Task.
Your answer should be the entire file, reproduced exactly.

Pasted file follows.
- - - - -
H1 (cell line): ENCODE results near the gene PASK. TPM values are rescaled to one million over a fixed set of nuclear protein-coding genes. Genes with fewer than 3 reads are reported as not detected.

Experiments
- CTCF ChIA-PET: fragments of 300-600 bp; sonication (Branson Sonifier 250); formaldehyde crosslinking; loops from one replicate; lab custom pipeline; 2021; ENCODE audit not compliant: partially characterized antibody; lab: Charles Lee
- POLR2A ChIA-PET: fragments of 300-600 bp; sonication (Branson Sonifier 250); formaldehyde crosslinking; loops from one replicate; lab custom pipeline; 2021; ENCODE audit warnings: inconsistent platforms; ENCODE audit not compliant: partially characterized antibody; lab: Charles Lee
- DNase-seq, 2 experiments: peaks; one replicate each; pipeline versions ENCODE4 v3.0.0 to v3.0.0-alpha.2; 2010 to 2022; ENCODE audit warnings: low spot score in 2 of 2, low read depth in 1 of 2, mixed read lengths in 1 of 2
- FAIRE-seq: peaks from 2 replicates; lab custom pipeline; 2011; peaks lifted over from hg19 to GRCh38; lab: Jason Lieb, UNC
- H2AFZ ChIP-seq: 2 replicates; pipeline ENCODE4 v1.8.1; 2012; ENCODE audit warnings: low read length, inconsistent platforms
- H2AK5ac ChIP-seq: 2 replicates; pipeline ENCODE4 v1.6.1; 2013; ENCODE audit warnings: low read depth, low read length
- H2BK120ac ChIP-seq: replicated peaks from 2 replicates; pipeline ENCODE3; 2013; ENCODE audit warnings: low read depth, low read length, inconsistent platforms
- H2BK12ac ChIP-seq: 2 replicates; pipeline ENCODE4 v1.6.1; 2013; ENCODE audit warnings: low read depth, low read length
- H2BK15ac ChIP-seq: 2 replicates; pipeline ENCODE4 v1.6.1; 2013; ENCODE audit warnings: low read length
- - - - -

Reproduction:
H1 (cell line): ENCODE results near the gene PASK. TPM values are rescaled to one million over a fixed set of nuclear protein-coding genes. Genes with fewer than 3 reads are reported as not detected.

Experiments
- CTCF ChIA-PET: fragments of 300-600 bp; sonication (Branson Sonifier 250); formaldehyde crosslinking; loops from one replicate; lab custom pipeline; 2021; ENCODE audit not compliant: partially characterized antibody; lab: Charles Lee
- POLR2A ChIA-PET: fragments of 300-600 bp; sonication (Branson Sonifier 250); formaldehyde crosslinking; loops from one replicate; lab custom pipeline; 2021; ENCODE audit warnings: inconsistent platforms; ENCODE audit not compliant: partially characterized antibody; lab: Charles Lee
- DNase-seq, 2 experiments: peaks; one replicate each; pipeline versions ENCODE4 v3.0.0 to v3.0.0-alpha.2; 2010 to 2022; ENCODE audit warnings: low spot score in 2 of 2, low read depth in 1 of 2, mixed read lengths in 1 of 2
- FAIRE-seq: peaks from 2 replicates; lab custom pipeline; 2011; peaks lifted over from hg19 to GRCh38; lab: Jason Lieb, UNC
- H2AFZ ChIP-seq: 2 replicates; pipeline ENCODE4 v1.8.1; 2012; ENCODE audit warnings: low read length, inconsistent platforms
- H2AK5ac ChIP-seq: 2 replicates; pipeline ENCODE4 v1.6.1; 2013; ENCODE audit warnings: low read depth, low read length
- H2BK120ac ChIP-seq: replicated peaks from 2 replicates; pipeline ENCODE3; 2013; ENCODE audit warnings: low read depth, low read length, inconsistent platforms
- H2BK12ac ChIP-seq: 2 replicates; pipeline ENCODE4 v1.6.1; 2013; ENCODE audit warnings: low read depth, low read length
- H2BK15ac ChIP-seq: 2 replicates; pipeline ENCODE4 v1.6.1; 2013; ENCODE audit warnings: low read length